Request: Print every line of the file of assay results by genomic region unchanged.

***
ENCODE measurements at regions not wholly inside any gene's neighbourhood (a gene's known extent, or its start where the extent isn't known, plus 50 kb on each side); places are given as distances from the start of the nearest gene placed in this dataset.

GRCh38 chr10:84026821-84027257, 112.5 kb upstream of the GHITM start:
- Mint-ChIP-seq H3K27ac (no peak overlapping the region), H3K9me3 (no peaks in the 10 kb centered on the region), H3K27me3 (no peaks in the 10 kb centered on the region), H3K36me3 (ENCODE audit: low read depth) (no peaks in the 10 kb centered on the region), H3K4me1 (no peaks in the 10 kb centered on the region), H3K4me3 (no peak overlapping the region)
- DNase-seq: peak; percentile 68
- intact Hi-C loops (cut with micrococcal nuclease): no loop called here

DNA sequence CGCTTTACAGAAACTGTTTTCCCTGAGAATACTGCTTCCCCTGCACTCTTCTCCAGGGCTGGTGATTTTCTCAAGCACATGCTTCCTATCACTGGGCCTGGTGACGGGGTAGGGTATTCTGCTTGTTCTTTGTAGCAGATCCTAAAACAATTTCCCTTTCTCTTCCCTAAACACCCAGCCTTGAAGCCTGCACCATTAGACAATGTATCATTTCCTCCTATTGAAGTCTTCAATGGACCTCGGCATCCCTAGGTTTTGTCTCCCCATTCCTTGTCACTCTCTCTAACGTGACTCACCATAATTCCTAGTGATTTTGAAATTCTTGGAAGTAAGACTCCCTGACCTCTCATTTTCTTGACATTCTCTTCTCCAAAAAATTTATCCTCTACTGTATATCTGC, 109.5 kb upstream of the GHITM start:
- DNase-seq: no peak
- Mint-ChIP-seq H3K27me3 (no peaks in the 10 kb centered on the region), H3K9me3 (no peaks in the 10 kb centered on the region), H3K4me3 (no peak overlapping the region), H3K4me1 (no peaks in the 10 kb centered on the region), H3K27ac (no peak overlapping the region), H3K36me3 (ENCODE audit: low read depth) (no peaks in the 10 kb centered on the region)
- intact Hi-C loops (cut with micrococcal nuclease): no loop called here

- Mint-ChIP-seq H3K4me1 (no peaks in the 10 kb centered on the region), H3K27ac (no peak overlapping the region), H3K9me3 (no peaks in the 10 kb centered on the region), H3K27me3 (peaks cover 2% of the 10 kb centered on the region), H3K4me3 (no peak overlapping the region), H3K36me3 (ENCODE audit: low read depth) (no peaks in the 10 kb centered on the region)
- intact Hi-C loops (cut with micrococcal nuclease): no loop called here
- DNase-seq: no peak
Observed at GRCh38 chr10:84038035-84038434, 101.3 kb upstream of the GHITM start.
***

ENCODE measurements at regions not wholly inside any gene's neighbourhood (a gene's known extent, or its start where the extent isn't known, plus 50 kb on each side); places are given as distances from the start of the nearest gene placed in this dataset.

GRCh38 chr10:84026821-84027257, 112.5 kb upstream of the GHITM start:
- Mint-ChIP-seq H3K27ac (no peak overlapping the region), H3K9me3 (no peaks in the 10 kb centered on the region), H3K27me3 (no peaks in the 10 kb centered on the region), H3K36me3 (ENCODE audit: low read depth) (no peaks in the 10 kb centered on the region), H3K4me1 (no peaks in the 10 kb centered on the region), H3K4me3 (no peak overlapping the region)
- DNase-seq: peak; percentile 68
- intact Hi-C loops (cut with micrococcal nuclease): no loop called here

DNA sequence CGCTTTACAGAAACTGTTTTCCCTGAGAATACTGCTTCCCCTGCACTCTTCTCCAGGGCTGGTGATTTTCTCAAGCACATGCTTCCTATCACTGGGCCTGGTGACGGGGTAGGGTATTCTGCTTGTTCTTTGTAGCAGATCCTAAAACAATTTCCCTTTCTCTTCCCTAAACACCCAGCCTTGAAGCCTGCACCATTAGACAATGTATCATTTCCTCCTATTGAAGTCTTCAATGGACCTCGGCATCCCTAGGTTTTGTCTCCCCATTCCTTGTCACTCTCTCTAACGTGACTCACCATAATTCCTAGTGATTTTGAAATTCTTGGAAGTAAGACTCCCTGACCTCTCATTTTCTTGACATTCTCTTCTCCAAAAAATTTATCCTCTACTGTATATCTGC, 109.5 kb upstream of the GHITM start:
- DNase-seq: no peak
- Mint-ChIP-seq H3K27me3 (no peaks in the 10 kb centered on the region), H3K9me3 (no peaks in the 10 kb centered on the region), H3K4me3 (no peak overlapping the region), H3K4me1 (no peaks in the 10 kb centered on the region), H3K27ac (no peak overlapping the region), H3K36me3 (ENCODE audit: low read depth) (no peaks in the 10 kb centered on the region)
- intact Hi-C loops (cut with micrococcal nuclease): no loop called here

- Mint-ChIP-seq H3K4me1 (no peaks in the 10 kb centered on the region), H3K27ac (no peak overlapping the region), H3K9me3 (no peaks in the 10 kb centered on the region), H3K27me3 (peaks cover 2% of the 10 kb centered on the region), H3K4me3 (no peak overlapping the region), H3K36me3 (ENCODE audit: low read depth) (no peaks in the 10 kb centered on the region)
- intact Hi-C loops (cut with micrococcal nuclease): no loop called here
- DNase-seq: no peak
Observed at GRCh38 chr10:84038035-84038434, 101.3 kb upstream of the GHITM start.